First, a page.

Advocates for justice for a gay black man found dead in the West Hollywood apartment of a prominent Democratic Party donor in July say the case isn't receiving as much attention as Hollywood studio chief Harvey Weinstein's sexual assault scandal because of race, class and sexual orientation.
“What makes one situation worth covering over the other?” asks political commentator Jasmyne Cannick, who has become the prime L.A. custodian of the late Gemmel Moore's story. “Maybe it's the victims.”
Of course, facts and allegations in both cases are divergent. Weinstein has been accused of raping and harassing a number of big-name actresses, including Rose McGowan, who says the ousted Weinstein Company chief raped her, and Gwyneth Paltrow, who alleges harassment. Others allege Weinstein withheld job opportunities from women who declined his advances in hotel rooms. The news prompted several prominent Democrats who received campaign contributions from Weinstein, including Sen. Dianne Feinstein, to return the cash or redirect it to nonprofit organizations. Of course, the victims here are world-famous; their allegations produced global headlines.
Twenty-six-year-old Moore was found dead at Ed Buck's apartment on July 27. The case was tentatively ruled by the coroner to be one of accidental methamphetamine overdose, and sheriff's officials, which have jurisdiction in West Hollywood, initially declined to investigate further. But Moore's mother reached out to a few journalists to allege that her son feared Buck. A friend said Moore had told him Buck would pick up young, gay black men on the street, bring them to his apartment, and urge them to get high for his enjoyment.
After the mother's concerns made headlines, the Los Angeles Sheriff's Department opened a homicide investigation. Cannick connected Moore's mother to L.A. civil rights attorney Nana Gyamfi and began campaigns not only to keep the spotlight on the case but also to urge beneficiaries of Buck's campaign contributions to give the money back. While prominent Democrats were quick to push Weinstein's cash away, Cannick says only U.S. Rep. Karen Bass, among dozens of recipients, returned the full amount of Buck's money. The California Democratic Party has been silent about the case.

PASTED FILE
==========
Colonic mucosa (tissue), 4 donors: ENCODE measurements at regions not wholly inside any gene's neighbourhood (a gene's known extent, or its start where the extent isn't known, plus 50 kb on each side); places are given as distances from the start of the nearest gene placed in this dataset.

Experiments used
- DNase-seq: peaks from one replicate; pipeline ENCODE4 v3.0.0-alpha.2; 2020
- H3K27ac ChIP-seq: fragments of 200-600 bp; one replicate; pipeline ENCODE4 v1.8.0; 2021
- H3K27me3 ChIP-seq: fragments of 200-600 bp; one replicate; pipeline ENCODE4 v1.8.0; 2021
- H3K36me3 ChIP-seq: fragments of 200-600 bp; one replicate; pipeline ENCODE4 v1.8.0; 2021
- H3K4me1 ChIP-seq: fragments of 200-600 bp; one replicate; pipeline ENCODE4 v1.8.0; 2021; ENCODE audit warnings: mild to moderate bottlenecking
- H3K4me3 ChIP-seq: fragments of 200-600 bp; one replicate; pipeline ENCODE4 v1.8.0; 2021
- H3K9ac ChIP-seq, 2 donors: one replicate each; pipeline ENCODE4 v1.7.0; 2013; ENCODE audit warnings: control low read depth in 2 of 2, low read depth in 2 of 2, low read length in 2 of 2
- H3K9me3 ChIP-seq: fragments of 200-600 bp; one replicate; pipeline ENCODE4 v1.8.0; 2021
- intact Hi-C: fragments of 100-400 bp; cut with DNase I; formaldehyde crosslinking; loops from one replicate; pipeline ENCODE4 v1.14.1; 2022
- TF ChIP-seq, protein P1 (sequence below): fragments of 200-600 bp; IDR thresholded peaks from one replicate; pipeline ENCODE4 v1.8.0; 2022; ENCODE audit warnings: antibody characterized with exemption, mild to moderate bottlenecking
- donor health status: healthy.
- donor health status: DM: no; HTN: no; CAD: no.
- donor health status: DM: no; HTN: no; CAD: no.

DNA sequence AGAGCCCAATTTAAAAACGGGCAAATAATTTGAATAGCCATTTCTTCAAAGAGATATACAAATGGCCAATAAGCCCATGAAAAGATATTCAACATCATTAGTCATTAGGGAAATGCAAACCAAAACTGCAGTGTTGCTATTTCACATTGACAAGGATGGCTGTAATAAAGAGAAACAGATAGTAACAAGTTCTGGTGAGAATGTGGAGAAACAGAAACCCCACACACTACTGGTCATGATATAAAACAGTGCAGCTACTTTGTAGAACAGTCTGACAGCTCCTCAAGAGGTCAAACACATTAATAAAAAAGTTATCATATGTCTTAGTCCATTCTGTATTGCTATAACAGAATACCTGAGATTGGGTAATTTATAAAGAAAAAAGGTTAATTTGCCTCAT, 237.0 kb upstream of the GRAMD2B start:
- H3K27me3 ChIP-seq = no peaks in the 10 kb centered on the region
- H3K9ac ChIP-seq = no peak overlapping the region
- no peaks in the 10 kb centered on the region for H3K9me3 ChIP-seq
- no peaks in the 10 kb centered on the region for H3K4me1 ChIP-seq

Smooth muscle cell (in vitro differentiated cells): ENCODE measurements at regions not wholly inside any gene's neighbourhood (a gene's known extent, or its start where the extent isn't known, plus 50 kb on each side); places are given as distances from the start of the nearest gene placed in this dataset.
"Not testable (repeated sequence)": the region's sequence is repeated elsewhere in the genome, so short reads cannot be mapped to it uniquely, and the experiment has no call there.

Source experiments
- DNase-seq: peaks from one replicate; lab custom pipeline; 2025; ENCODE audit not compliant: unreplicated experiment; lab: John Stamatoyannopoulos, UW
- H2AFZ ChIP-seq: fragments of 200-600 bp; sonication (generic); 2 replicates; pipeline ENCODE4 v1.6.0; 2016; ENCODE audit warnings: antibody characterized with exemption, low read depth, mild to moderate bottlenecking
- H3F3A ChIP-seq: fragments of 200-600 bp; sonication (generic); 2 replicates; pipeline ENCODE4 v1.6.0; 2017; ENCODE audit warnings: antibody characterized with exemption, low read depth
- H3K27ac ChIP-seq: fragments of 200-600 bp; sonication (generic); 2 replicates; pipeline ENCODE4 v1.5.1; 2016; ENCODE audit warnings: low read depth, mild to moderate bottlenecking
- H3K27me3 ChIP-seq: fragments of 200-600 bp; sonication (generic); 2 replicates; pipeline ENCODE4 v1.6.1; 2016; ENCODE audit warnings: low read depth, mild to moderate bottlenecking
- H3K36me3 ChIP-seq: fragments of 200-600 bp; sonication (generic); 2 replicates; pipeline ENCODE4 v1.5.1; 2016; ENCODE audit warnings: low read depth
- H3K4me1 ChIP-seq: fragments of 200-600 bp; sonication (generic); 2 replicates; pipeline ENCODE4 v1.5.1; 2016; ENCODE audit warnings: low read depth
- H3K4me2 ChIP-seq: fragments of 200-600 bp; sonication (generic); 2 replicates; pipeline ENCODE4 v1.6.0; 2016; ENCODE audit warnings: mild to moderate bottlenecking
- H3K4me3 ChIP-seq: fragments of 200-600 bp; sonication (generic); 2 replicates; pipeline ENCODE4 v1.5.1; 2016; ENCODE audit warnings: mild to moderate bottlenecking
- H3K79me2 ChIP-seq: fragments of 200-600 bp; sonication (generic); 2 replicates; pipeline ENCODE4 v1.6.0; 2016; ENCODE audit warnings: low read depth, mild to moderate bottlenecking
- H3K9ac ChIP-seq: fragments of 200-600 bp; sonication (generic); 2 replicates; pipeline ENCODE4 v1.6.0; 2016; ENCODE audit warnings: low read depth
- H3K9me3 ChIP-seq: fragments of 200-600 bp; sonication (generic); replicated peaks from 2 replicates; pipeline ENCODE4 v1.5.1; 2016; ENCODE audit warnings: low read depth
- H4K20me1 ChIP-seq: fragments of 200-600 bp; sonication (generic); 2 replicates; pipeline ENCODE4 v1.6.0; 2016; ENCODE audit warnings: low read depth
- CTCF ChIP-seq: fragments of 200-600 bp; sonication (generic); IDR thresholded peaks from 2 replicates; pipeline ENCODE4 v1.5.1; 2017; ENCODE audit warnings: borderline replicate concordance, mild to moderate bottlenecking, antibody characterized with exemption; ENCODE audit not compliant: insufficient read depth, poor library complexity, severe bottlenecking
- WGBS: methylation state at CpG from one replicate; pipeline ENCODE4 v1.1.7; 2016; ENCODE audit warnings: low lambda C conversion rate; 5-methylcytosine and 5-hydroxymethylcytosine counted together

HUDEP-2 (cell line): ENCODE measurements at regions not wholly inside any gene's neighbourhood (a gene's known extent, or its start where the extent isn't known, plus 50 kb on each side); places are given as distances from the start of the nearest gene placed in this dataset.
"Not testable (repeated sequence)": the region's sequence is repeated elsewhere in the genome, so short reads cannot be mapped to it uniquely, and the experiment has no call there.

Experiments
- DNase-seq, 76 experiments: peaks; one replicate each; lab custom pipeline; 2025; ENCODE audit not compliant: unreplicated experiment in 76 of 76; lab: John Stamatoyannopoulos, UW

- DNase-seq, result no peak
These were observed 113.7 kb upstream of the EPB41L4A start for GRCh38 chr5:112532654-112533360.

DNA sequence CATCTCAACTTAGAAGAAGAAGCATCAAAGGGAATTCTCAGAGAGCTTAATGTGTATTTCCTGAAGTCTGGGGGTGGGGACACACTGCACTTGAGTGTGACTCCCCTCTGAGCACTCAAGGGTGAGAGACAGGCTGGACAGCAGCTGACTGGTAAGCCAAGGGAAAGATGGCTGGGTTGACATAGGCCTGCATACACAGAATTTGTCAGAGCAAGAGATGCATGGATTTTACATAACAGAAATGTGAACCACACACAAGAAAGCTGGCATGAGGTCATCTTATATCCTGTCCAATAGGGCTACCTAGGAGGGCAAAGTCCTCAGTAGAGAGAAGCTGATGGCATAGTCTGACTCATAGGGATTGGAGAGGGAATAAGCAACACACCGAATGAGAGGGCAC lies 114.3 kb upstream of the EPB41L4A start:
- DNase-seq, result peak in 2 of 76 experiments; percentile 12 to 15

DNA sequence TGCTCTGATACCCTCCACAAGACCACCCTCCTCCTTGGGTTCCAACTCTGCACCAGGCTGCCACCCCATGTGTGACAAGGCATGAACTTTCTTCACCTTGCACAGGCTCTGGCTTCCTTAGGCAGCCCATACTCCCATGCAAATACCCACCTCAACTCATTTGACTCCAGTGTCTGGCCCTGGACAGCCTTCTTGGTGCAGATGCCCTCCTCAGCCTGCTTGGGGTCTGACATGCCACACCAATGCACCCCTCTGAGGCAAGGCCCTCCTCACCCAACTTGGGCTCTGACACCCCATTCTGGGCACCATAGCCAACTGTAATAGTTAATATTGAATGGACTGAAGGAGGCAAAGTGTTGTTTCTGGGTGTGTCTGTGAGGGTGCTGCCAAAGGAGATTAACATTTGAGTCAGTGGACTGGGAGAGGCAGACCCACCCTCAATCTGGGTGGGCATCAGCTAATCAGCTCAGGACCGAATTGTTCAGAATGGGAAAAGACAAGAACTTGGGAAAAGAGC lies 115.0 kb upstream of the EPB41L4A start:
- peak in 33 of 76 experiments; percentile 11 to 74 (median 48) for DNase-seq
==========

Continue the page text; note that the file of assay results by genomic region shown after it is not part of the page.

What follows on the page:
In his younger days, Buck led the effort to recall then–Arizona Gov. Evan Mecham in 1987, kicking off a life in politics even as he made his money in insurance services. He ran for West Hollywood City Council and lost. He advocated a ban on fur retailing in the Westside city and won. Buck has been pictured shoulder to shoulder with former Secretary of State Hillary Clinton and Gov. Jerry Brown.
Buck's attorney, Seymour I. Amster, maintains his client's innocence and says Buck welcomes the investigation into Moore's death. Asked for his response to criticism that allegations against Weinstein have carried more weight because prominent white women stood up and told their stories, Amster said the comparison is shameful.
“Why do you attack victims of a terrible situation to justify your own cause?” he said. “To try to diminish what white women have gone through is just as despicable as trying to diminish what black men have gone through.”
Advocates for Moore beg to differ, arguing that his life mattered. And they note that while some of Weinstein's accusers have alleged serious crimes, Moore's case involves a homicide investigation.
“Maybe there needs to be more attention placed on Ed Buck,” lawyer Gyamfi says. “What's happening with young, black gay men? They're not famous. Much of the difference here comes from the fact that there's a standard of respect-worthiness. White women are always respect-worthy. Young, black gay men who are sex workers — they never get respectable.”
“You can throw Weinstein under the bus,” she says, “but not Ed Buck.”